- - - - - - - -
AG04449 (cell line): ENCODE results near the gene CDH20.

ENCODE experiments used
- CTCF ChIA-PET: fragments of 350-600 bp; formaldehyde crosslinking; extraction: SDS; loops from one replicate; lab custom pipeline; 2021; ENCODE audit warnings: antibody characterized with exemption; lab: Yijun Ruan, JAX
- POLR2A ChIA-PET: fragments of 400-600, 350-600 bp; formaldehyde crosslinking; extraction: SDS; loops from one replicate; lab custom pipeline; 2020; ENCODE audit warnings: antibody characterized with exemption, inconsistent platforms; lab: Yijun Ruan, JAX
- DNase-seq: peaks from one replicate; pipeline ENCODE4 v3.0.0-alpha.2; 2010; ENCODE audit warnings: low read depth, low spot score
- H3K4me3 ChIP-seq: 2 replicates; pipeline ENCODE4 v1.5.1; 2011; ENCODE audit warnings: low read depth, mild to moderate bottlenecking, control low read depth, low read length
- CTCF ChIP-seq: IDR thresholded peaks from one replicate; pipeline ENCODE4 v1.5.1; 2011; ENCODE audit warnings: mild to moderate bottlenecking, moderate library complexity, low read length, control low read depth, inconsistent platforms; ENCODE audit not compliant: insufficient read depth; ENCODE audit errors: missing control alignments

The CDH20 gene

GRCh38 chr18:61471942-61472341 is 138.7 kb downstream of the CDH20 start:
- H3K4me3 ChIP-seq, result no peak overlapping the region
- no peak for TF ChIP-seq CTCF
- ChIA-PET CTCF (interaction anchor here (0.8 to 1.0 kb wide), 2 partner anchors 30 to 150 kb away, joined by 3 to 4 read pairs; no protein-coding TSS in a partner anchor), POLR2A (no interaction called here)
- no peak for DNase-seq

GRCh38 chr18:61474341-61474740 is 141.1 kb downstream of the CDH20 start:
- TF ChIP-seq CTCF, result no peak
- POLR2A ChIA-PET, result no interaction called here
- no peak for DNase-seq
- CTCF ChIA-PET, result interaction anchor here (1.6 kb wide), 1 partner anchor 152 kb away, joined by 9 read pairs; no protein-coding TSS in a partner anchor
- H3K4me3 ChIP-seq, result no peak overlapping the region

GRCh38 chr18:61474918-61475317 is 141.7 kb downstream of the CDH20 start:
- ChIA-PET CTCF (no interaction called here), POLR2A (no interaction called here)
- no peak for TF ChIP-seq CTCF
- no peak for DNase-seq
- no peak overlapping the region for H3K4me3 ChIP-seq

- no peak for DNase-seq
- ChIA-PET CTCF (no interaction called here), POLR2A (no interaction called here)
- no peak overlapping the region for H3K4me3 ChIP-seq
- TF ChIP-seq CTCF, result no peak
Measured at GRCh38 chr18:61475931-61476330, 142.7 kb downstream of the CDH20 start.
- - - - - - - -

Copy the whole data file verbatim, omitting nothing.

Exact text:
AG04449 (cell line): ENCODE results near the gene CDH20.

ENCODE experiments used
- CTCF ChIA-PET: fragments of 350-600 bp; formaldehyde crosslinking; extraction: SDS; loops from one replicate; lab custom pipeline; 2021; ENCODE audit warnings: antibody characterized with exemption; lab: Yijun Ruan, JAX
- POLR2A ChIA-PET: fragments of 400-600, 350-600 bp; formaldehyde crosslinking; extraction: SDS; loops from one replicate; lab custom pipeline; 2020; ENCODE audit warnings: antibody characterized with exemption, inconsistent platforms; lab: Yijun Ruan, JAX
- DNase-seq: peaks from one replicate; pipeline ENCODE4 v3.0.0-alpha.2; 2010; ENCODE audit warnings: low read depth, low spot score
- H3K4me3 ChIP-seq: 2 replicates; pipeline ENCODE4 v1.5.1; 2011; ENCODE audit warnings: low read depth, mild to moderate bottlenecking, control low read depth, low read length
- CTCF ChIP-seq: IDR thresholded peaks from one replicate; pipeline ENCODE4 v1.5.1; 2011; ENCODE audit warnings: mild to moderate bottlenecking, moderate library complexity, low read length, control low read depth, inconsistent platforms; ENCODE audit not compliant: insufficient read depth; ENCODE audit errors: missing control alignments

The CDH20 gene

GRCh38 chr18:61471942-61472341 is 138.7 kb downstream of the CDH20 start:
- H3K4me3 ChIP-seq, result no peak overlapping the region
- no peak for TF ChIP-seq CTCF
- ChIA-PET CTCF (interaction anchor here (0.8 to 1.0 kb wide), 2 partner anchors 30 to 150 kb away, joined by 3 to 4 read pairs; no protein-coding TSS in a partner anchor), POLR2A (no interaction called here)
- no peak for DNase-seq

GRCh38 chr18:61474341-61474740 is 141.1 kb downstream of the CDH20 start:
- TF ChIP-seq CTCF, result no peak
- POLR2A ChIA-PET, result no interaction called here
- no peak for DNase-seq
- CTCF ChIA-PET, result interaction anchor here (1.6 kb wide), 1 partner anchor 152 kb away, joined by 9 read pairs; no protein-coding TSS in a partner anchor
- H3K4me3 ChIP-seq, result no peak overlapping the region

GRCh38 chr18:61474918-61475317 is 141.7 kb downstream of the CDH20 start:
- ChIA-PET CTCF (no interaction called here), POLR2A (no interaction called here)
- no peak for TF ChIP-seq CTCF
- no peak for DNase-seq
- no peak overlapping the region for H3K4me3 ChIP-seq

- no peak for DNase-seq
- ChIA-PET CTCF (no interaction called here), POLR2A (no interaction called here)
- no peak overlapping the region for H3K4me3 ChIP-seq
- TF ChIP-seq CTCF, result no peak
Measured at GRCh38 chr18:61475931-61476330, 142.7 kb downstream of the CDH20 start.